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Guidelines for Handling, Restraint, Injections and Blood Collection from Small Laboratory Animals

Mice - Rats - Hamsters - Guinea Pigs - Rabbits

These guidelines have been developed to introduce investigative staff to procedures recommended for handling and restraint of small laboratory animals. In addition, techniques for performing parenteral injections and blood collection are also reviewed. This document is intended to supplement hands-on instruction by an experienced member of your laboratory or a member of the Office of the Campus Veterinarian (OCV) staff. OCV staff members are available to provide hands-on instruction. Training workshops can be organized and scheduled for your laboratory.

There are a variety of other techniques, in addition to those described in this document that are suitable alternatives. You can contact the OCV to discuss their suitability or describe them in your animal care and use protocol. Additionally, the OCV library contains more detailed training materials that are available on request .

Handling and Restraint

Although there are significant species differences when handling and restraining an animal, there are several important concepts that apply equally to all species. These include:

  1. Handle animals gently but firmly.
  2. Approach an animal slowly but purposefully.
  3. Wear disposable gloves whenever possible.
  4. Always wash your hands prior to and after handling as odors of other species or blood is frequently distressing, and your hands can act as a means of spreading infectious agents from one group of animals to another.
  5. Wear a clean laboratory coat for the same reasons as discussed above.
  6. Use an appropriate method.

Animals to be used in experimental protocols which involve extensive manipulation should be handled frequently before the onset of the study to allow the animal to acclimate to your scent making them more docile while restrained. Within species, particular stocks or strains of animal may have distinctive behavioral responses.

MICE

Adult mice are picked up by the tail by compressing the base of the tail between the thumb and forefinger and gently placing the animal onto a solid surface. Rest the animal on the dorsal aspect of your forearm and transport it short distances. Alternatively, the animal can be placed in a small container with a cover containing holes that admit in air. Adult mice can also be picked up by grasping the loose skin over the shoulders and gently lifting the animal from its cage or, alternatively, a pair of forceps (toothless) can be used to grasp the mouse by either the tail or the skin over the shoulders.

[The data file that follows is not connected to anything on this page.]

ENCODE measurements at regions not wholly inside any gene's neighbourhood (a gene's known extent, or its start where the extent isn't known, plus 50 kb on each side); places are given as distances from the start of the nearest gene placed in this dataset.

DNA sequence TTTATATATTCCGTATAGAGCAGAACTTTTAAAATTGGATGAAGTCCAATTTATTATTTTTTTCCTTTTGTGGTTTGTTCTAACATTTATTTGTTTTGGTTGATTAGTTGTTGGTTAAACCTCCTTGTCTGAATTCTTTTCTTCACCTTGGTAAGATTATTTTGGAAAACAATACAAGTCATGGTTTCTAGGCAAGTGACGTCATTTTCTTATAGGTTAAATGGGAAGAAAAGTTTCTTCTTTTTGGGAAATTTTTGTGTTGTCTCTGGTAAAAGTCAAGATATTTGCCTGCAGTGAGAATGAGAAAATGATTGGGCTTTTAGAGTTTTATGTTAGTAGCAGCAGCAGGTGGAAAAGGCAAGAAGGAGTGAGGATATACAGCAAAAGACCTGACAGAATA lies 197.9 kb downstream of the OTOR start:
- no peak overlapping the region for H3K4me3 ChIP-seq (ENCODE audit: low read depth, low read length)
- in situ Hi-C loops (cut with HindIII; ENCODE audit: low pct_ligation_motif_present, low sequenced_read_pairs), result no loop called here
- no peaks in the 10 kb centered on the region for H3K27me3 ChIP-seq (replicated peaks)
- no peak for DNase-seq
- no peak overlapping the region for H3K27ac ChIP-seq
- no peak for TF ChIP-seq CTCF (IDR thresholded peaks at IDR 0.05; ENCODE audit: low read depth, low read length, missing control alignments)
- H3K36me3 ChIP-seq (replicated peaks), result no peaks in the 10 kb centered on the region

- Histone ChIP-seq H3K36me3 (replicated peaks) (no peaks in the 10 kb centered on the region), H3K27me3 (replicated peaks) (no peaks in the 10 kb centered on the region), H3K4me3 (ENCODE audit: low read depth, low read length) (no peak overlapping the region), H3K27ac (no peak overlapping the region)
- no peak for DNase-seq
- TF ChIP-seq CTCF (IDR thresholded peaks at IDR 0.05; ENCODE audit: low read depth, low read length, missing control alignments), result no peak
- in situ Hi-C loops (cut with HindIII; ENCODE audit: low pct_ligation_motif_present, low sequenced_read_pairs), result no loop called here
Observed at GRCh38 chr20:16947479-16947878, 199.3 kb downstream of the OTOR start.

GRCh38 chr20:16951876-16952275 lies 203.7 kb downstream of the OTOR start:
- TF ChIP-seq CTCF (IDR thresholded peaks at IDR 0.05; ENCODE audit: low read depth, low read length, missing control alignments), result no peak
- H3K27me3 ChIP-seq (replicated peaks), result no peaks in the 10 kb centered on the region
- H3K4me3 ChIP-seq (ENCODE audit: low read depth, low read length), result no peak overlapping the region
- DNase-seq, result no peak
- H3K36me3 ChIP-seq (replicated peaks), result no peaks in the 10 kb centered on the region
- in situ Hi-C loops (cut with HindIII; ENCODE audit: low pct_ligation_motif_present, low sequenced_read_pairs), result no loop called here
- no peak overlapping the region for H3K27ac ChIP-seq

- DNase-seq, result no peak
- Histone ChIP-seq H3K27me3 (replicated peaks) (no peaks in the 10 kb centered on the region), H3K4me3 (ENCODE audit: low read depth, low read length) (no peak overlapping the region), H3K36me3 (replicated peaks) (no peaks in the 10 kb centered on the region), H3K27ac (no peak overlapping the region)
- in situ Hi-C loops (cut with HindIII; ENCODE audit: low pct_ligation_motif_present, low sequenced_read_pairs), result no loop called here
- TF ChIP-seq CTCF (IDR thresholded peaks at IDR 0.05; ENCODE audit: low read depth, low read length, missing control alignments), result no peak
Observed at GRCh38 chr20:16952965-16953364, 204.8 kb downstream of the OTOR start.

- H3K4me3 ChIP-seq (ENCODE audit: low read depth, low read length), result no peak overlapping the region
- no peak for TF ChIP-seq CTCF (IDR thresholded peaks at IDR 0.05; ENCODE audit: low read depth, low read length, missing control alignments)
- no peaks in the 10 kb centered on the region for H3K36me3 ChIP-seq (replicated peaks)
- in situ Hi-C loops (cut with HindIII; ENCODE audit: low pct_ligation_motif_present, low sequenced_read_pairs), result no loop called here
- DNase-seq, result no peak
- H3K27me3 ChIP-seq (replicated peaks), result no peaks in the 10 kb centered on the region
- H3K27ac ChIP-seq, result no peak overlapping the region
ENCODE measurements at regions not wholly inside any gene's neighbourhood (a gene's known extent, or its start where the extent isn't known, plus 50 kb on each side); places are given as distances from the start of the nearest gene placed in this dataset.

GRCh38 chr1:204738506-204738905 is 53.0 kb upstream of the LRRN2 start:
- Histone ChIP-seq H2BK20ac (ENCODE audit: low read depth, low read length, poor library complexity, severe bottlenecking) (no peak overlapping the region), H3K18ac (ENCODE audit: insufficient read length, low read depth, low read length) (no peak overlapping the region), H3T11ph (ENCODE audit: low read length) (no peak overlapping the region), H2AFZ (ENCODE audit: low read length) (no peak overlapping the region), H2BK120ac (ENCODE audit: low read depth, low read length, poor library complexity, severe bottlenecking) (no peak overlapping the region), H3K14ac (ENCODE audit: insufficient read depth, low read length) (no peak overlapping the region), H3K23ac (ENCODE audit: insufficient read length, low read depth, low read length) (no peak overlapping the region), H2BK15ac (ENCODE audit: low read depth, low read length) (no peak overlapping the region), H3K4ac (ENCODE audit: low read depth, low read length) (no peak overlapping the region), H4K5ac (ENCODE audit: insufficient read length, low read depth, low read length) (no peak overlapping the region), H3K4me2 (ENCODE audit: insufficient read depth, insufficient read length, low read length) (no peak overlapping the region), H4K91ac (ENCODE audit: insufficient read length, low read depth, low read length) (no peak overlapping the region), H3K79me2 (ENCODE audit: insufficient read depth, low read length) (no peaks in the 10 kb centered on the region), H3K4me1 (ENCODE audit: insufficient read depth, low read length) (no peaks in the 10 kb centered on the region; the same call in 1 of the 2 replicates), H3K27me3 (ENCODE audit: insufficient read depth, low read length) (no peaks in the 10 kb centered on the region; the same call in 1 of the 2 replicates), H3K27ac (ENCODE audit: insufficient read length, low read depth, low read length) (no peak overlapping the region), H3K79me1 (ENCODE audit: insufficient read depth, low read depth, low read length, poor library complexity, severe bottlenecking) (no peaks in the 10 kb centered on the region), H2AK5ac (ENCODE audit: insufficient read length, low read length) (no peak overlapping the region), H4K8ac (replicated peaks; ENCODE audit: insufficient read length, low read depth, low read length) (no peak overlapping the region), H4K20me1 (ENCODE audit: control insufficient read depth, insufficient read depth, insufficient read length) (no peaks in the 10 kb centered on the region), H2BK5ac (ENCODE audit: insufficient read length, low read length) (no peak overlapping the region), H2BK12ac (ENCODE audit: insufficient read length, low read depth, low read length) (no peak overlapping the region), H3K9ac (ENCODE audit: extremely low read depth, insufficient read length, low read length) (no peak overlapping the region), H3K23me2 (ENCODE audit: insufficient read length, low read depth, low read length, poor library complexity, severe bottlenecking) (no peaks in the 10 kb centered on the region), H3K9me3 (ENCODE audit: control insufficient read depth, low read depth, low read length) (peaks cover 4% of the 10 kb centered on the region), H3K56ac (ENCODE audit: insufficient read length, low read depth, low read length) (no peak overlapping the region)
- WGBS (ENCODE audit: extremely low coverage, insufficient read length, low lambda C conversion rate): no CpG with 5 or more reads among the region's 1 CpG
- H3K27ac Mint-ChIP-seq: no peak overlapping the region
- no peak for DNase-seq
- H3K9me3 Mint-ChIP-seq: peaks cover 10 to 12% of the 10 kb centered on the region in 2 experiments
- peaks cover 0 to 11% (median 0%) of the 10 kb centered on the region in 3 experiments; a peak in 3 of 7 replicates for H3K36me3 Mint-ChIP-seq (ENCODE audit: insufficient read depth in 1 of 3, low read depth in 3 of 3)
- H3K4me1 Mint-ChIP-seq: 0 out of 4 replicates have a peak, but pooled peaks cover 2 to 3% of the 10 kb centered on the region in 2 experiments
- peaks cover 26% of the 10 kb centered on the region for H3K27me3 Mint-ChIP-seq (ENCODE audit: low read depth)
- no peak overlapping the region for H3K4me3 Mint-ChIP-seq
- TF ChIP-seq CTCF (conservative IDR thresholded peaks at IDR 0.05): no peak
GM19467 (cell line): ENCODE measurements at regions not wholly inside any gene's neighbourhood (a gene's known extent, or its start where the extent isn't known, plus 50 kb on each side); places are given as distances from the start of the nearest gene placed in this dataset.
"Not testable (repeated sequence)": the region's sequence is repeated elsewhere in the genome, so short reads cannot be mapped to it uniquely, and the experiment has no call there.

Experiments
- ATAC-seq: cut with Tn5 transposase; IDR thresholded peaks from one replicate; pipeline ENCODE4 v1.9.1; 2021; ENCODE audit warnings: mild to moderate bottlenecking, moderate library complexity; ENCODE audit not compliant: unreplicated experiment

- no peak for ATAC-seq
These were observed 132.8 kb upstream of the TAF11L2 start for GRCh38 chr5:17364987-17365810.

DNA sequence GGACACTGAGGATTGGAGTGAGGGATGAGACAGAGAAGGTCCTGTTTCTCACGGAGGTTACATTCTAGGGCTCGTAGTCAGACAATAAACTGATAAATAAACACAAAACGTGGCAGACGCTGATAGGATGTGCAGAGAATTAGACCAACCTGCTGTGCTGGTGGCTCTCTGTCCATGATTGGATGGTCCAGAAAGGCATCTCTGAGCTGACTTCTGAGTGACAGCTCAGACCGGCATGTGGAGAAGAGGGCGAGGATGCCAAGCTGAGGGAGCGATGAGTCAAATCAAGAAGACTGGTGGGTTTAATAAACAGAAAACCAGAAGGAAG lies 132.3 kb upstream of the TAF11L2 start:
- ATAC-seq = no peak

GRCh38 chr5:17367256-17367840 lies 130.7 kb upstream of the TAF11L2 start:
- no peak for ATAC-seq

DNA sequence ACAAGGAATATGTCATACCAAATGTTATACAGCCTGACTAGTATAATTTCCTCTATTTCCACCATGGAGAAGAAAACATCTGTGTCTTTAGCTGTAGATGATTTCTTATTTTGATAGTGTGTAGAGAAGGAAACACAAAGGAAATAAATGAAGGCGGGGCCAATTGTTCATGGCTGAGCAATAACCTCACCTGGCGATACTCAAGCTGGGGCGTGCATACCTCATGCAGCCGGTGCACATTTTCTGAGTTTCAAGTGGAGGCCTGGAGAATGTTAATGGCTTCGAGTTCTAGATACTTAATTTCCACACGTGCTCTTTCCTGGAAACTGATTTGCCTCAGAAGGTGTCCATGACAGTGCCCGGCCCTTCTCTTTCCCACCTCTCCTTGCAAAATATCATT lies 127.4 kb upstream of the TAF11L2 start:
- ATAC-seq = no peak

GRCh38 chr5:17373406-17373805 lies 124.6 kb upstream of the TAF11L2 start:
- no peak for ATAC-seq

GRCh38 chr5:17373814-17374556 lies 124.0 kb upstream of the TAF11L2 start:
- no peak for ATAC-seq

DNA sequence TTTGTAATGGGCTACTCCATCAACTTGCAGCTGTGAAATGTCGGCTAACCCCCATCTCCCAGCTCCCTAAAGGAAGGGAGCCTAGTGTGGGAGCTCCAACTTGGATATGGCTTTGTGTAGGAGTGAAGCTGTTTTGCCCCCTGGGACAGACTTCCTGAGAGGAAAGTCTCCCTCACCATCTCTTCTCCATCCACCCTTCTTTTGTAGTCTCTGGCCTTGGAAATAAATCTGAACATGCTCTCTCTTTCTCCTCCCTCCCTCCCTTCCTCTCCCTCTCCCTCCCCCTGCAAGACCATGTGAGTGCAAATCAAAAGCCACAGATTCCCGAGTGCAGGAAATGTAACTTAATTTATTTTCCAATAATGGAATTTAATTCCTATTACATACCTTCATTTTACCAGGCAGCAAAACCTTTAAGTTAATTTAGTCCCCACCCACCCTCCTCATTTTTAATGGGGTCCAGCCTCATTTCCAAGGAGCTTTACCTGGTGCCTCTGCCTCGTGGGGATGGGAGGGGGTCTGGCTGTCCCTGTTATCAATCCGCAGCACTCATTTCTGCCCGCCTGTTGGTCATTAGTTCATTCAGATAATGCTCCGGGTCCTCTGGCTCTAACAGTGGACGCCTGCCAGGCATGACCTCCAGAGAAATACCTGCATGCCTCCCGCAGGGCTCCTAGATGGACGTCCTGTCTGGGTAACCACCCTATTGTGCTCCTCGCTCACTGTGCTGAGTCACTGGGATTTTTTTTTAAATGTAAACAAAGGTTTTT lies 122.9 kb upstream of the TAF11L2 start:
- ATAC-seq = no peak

For restraint the mouse is picked up by the tail as described above and is placed over the wire bar lid of the cage and lowered until the mouse grasps the wire with its forefeet. The excess skin over the animal's back is grasped between your thumb and forefinger, the hand is rotated so that the mouse is lying on its back within the palm of the hand. The animal's head is closest to your thumb while the tail is grasped with your smallest finger. The result is a mouse that is immobilized for examination or manipulation.

Devices are available to restrain mice for a variety of procedures. Commercially available plexiglass restraining cylinders provide access to the animal's tail for intravenous injection or blood collection. Home-made devices can be made out of plastic syringe casings.

Conical plastic sleeves, referred to as Decapicones®, can also be used. The plastic is approximately the same thickness as that of plastic waste bags. The flexible transparent clear-plastic sleeve is conical, is open at its base, and has a small breathing hole at the apex. The mouse is slid into the cone through the base with its nose resting adjacent to the breathing hole. The excess plastic is gathered and a rubber band is placed around the animal's tail and the plastic of the cone. The cone permits access to the tail and also, if the animal is positioned properly, will permit parenteral injections through the thin-walled plastic. Alternatively, the wire bar lid from a shoebox cage which contains a food trough can be used to restrain a mouse to provide access to its tail. The wire bar lid is set on a solid surface so that it rests on the angular food trough. The mouse is directed between the food trough and the end of the wire bar lid which is resting on the top's surface. The mouse's tail is directed between the wire bars and gently pulled so that the animal's rear end is held firmly against the lid. This method provides access to the tail, while limiting the mouse's ability to turn around and bite.

RATS

Rats can be picked up by the base of the tail as has been described for mice. However, extreme care must be exercised as an adult rat's body weight is approximately 20 fold greater than an adult mouse, whereas the tail is not 20 times greater in diameter. Therefore it is much easier to injure the rat's tail. Common injuries include fracturing coccygeal vertebrae (the small vertebrae within the tail) or causing the skin to slip off the tail exposing underlying tissue. It is essential that the rat be picked up by the base of the tail as close to the body as possible. The rat should then be placed on your forearm or a solid surface. A rat should not be carried by their tail for more than a few seconds!

Alternatively rats (< 300 grams) may be picked up by grasping the animal's body from above so that the rats back is held firmly around the thorax with your thumb and forefinger placed on either side of the animals' head at the level of the mandible. When held firmly, the rat is restrained and is unable to move its head to bite. Large rats may be picked up similarly, however the hindquarters must be supported with the other hand.